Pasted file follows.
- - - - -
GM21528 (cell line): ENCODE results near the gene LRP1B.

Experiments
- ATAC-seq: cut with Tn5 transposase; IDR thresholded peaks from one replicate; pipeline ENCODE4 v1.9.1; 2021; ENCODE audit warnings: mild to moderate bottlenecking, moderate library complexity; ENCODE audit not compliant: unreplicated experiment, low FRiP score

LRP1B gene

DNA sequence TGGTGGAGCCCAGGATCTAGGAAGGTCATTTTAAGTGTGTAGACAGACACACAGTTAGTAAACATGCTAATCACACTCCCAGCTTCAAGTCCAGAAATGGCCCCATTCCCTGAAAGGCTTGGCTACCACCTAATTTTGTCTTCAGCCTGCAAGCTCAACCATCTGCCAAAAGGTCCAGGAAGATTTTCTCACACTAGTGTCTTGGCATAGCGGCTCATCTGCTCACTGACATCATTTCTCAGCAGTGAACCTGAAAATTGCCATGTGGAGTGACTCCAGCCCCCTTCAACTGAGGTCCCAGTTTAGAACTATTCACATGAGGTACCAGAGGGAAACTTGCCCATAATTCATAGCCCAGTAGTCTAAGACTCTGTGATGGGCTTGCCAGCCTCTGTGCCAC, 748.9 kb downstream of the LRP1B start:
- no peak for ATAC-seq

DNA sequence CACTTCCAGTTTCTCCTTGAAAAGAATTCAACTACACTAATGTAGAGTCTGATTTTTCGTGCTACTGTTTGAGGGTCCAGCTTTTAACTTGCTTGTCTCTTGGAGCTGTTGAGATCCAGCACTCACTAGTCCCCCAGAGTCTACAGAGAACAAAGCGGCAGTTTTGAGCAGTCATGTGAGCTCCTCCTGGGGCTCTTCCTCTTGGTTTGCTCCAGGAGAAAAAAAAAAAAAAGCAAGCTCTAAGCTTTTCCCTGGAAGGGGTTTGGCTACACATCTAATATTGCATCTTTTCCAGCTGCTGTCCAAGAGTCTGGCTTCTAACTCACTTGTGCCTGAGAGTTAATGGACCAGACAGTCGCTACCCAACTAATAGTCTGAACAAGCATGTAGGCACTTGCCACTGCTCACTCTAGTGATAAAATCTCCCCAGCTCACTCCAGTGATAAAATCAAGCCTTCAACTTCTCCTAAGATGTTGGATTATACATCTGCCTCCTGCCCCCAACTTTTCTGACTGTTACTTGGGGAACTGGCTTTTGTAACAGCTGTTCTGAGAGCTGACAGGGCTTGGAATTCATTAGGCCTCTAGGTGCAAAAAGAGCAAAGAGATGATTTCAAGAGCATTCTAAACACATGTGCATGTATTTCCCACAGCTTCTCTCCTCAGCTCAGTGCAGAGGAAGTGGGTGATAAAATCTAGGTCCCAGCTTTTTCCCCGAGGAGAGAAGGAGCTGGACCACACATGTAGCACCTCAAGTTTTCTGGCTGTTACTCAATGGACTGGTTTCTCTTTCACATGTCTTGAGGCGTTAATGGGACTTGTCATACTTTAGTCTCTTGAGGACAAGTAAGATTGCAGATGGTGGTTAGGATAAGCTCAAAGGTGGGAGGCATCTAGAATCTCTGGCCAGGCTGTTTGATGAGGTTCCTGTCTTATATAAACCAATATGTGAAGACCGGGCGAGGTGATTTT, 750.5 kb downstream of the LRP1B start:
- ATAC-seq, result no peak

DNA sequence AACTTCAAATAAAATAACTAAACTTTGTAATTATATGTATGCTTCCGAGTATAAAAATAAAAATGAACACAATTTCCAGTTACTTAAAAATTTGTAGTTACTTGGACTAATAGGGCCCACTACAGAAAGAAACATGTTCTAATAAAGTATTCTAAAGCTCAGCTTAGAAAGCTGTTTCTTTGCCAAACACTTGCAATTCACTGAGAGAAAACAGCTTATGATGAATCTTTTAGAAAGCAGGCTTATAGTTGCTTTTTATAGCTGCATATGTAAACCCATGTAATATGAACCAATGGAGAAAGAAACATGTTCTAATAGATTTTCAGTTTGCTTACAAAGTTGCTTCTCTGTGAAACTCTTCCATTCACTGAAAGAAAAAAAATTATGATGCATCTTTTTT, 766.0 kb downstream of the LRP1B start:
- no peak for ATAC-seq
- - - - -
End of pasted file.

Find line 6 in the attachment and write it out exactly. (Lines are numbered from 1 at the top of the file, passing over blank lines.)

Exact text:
- no peak for ATAC-seq